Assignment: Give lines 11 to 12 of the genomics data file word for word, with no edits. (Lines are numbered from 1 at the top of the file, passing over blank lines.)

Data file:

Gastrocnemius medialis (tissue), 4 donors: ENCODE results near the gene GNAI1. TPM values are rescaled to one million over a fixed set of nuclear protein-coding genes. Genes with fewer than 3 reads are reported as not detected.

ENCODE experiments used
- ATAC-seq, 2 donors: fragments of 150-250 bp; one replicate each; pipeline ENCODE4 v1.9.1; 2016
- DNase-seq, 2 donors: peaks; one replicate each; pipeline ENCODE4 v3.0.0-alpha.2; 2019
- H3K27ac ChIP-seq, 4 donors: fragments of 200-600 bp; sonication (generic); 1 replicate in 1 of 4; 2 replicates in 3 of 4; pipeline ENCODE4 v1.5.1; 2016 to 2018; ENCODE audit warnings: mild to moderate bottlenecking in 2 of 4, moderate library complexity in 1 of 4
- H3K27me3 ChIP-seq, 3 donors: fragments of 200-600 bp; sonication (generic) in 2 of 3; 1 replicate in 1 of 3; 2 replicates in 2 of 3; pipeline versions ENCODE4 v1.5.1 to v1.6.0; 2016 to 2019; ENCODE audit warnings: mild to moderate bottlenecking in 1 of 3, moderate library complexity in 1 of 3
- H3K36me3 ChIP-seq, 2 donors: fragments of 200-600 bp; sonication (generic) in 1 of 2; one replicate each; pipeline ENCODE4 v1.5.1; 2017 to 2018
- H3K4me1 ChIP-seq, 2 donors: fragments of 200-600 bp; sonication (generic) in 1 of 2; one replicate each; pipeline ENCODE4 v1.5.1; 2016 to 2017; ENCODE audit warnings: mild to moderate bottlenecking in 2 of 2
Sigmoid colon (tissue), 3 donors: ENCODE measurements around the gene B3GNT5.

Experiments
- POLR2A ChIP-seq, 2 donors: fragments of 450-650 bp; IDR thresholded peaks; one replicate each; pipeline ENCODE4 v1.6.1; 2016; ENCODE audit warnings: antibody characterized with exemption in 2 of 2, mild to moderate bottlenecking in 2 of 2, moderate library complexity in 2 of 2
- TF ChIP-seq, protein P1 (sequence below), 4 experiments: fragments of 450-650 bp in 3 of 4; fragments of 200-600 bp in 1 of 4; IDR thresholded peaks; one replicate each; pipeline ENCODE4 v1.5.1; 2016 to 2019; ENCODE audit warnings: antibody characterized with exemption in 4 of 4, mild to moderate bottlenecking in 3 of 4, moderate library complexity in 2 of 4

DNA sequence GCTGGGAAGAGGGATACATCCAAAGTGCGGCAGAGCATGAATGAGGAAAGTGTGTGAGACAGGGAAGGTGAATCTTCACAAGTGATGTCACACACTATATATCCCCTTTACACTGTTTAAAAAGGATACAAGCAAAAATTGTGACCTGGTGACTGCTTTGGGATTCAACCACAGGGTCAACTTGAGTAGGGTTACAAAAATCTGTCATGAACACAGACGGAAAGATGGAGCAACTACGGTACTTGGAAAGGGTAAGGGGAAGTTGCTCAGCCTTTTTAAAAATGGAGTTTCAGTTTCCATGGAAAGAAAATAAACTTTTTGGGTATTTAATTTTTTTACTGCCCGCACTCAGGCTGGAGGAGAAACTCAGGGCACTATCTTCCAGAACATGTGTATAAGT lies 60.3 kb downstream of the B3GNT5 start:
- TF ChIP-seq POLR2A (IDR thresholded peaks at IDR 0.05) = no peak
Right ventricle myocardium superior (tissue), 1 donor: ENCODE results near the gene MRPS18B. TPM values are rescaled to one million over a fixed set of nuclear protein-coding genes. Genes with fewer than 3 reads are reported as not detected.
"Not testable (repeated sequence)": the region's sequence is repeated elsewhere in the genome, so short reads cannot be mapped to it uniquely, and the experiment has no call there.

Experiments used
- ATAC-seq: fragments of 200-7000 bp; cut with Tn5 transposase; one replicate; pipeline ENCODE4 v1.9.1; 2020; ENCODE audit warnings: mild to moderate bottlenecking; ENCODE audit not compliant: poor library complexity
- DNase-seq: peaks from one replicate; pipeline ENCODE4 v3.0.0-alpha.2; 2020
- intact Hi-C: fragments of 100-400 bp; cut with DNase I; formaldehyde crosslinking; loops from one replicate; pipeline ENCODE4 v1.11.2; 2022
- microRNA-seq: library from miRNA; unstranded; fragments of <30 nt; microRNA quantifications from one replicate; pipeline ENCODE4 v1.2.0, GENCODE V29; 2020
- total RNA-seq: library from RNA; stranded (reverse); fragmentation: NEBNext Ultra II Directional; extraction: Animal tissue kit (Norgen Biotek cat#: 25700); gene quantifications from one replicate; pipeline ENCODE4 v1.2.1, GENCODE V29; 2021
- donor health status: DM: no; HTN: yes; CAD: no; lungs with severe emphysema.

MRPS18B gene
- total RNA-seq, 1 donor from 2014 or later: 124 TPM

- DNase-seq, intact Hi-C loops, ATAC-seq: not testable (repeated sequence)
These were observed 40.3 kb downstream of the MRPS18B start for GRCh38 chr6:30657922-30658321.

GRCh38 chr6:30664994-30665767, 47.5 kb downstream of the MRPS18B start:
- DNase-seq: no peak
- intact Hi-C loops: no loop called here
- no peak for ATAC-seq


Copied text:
- POLR2A ChIP-seq, 2 donors: fragments of 450-650 bp; IDR thresholded peaks; one replicate each; pipeline ENCODE4 v1.6.1; 2016; ENCODE audit warnings: antibody characterized with exemption in 2 of 2, mild to moderate bottlenecking in 2 of 2, moderate library complexity in 2 of 2
- TF ChIP-seq, protein P1 (sequence below), 4 experiments: fragments of 450-650 bp in 3 of 4; fragments of 200-600 bp in 1 of 4; IDR thresholded peaks; one replicate each; pipeline ENCODE4 v1.5.1; 2016 to 2019; ENCODE audit warnings: antibody characterized with exemption in 4 of 4, mild to moderate bottlenecking in 3 of 4, moderate library complexity in 2 of 4